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  • Scientific Name: Sander canadensis
  • Found in Illinois: Mostly occur in the Mississippi River
  • State Average: 11"
  • State Record: 5lbs/12.5oz (1967)
  • Best Lures: minnows

Angling Tips:

Similar techniques to walleye: Deep trolling near the bottom, still fishing in deep water with minnows. A medium to light weight open-face spinning rod and reel combination equipped with 8–12 pound test "high abrasion" resistant line works very well.

Habitat: Sauger prefer large rivers, and there is evidence that they are more tolerant to muddy or murky conditions than walleye. The largest sauger populations occur in the Mississippi River, but they are also found in other rivers in northern and central Illinois. More sauger than walleye are caught in the Mississippi, whereas walleye predominate elsewhere.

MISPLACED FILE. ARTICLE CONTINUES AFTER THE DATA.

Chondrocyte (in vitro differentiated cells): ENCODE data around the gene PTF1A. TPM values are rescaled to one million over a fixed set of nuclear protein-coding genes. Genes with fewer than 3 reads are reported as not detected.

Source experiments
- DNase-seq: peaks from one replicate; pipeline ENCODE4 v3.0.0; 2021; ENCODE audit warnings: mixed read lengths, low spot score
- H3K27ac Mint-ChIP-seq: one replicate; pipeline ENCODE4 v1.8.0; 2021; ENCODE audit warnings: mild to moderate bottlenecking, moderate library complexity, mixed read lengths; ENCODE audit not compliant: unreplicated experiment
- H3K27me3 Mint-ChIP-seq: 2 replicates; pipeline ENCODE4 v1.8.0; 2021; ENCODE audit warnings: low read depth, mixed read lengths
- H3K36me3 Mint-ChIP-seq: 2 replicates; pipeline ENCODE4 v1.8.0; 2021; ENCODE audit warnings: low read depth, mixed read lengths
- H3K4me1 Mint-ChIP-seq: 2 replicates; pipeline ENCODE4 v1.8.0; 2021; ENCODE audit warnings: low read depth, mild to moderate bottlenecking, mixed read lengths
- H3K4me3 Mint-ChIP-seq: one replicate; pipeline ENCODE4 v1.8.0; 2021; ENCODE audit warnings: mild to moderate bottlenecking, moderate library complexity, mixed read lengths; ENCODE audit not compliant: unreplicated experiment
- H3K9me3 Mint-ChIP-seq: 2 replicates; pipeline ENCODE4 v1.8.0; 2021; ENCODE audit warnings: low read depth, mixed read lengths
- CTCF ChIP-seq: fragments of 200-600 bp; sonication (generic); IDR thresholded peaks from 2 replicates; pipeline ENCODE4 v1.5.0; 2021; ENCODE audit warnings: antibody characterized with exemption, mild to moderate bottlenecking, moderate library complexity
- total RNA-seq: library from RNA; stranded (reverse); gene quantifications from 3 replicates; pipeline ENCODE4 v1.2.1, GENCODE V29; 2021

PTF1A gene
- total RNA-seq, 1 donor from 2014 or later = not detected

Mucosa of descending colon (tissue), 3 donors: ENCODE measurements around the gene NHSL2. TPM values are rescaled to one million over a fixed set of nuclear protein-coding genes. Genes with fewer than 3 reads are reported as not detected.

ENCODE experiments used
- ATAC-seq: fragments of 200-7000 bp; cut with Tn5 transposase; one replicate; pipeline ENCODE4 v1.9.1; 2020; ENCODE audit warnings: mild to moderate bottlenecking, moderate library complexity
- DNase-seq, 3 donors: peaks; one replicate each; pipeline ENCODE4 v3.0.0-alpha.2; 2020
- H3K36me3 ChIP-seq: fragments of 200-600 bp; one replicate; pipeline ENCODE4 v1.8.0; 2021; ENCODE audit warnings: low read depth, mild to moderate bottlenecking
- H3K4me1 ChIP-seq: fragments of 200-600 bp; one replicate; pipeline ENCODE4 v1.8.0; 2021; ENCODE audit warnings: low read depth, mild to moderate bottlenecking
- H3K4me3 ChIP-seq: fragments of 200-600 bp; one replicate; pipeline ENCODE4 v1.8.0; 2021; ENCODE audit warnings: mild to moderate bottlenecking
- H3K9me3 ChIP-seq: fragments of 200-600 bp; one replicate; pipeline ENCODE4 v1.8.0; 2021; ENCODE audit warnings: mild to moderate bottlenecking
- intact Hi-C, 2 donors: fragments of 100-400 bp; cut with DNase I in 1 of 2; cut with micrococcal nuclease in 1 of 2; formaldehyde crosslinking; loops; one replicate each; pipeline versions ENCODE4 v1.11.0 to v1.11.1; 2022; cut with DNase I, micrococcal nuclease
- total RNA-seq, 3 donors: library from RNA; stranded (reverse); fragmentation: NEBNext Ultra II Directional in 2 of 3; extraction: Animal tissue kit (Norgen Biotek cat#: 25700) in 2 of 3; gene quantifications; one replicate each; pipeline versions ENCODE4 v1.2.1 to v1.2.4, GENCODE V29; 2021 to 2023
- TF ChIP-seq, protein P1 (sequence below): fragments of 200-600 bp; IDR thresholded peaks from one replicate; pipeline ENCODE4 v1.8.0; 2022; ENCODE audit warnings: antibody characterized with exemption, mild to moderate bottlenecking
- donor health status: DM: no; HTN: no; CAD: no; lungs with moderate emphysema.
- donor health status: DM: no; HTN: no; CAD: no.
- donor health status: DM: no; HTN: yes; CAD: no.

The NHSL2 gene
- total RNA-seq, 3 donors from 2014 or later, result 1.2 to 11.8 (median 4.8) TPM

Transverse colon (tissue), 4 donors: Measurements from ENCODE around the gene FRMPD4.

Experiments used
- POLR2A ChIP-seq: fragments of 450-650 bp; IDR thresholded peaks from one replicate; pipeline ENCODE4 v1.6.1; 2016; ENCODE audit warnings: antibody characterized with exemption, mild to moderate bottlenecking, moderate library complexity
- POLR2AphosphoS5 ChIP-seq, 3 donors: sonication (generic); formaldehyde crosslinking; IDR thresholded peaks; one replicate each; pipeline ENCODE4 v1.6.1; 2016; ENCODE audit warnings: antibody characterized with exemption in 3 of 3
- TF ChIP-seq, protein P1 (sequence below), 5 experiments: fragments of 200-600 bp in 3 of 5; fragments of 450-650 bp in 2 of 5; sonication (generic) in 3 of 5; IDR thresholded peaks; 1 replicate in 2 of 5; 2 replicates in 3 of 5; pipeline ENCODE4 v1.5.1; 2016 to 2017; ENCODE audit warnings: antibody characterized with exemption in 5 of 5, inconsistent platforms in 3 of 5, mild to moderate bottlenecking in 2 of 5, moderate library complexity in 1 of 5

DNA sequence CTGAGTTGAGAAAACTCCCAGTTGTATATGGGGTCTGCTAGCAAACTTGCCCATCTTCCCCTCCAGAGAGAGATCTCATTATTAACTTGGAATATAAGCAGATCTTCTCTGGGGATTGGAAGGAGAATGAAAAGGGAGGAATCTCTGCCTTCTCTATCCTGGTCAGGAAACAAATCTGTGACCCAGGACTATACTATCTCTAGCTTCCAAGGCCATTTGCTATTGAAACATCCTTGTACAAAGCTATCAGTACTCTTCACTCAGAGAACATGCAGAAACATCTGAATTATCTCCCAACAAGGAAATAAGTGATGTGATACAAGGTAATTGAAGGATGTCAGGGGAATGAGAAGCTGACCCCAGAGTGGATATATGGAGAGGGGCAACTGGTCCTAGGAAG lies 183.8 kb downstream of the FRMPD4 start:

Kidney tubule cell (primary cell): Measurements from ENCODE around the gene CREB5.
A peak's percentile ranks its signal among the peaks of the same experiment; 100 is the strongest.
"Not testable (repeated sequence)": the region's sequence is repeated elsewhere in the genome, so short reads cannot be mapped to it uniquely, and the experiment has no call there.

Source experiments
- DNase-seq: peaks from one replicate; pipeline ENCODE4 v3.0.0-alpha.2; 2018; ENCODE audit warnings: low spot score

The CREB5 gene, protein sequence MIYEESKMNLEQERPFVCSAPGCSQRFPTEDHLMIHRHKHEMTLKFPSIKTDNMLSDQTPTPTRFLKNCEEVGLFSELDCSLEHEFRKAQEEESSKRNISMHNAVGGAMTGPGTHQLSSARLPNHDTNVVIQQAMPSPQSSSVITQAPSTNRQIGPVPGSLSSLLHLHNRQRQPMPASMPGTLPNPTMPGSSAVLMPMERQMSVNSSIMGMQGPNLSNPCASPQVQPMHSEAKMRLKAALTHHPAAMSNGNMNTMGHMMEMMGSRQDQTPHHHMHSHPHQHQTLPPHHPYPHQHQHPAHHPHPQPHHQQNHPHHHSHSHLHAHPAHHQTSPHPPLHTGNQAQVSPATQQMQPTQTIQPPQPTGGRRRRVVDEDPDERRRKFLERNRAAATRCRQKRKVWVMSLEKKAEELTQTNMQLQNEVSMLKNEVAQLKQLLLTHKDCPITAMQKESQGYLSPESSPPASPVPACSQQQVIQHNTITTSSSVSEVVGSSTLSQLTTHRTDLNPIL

Feeding and Habits: Sauger diets consist mainly of minnows and other small fish, but will eat crayfish, frogs, snails, and large aquatic insects. At night, sauger tend to feed along the shoreline or on bars and shoals, while moving into deeper water to feed during the day.

Reproduction: Sauger are usually old enough to reproduce when three to four years old and 13 inches in length. Small males are the first to seek spawning areas shortly after the ice melts (March–April). One or more males accompany a female to the spawning areas where the eggs are deposited at random over a rocky or gravel bottom in water one to four feet deep. Fertilized eggs are left unattended and hatch in twelve to eighteen days.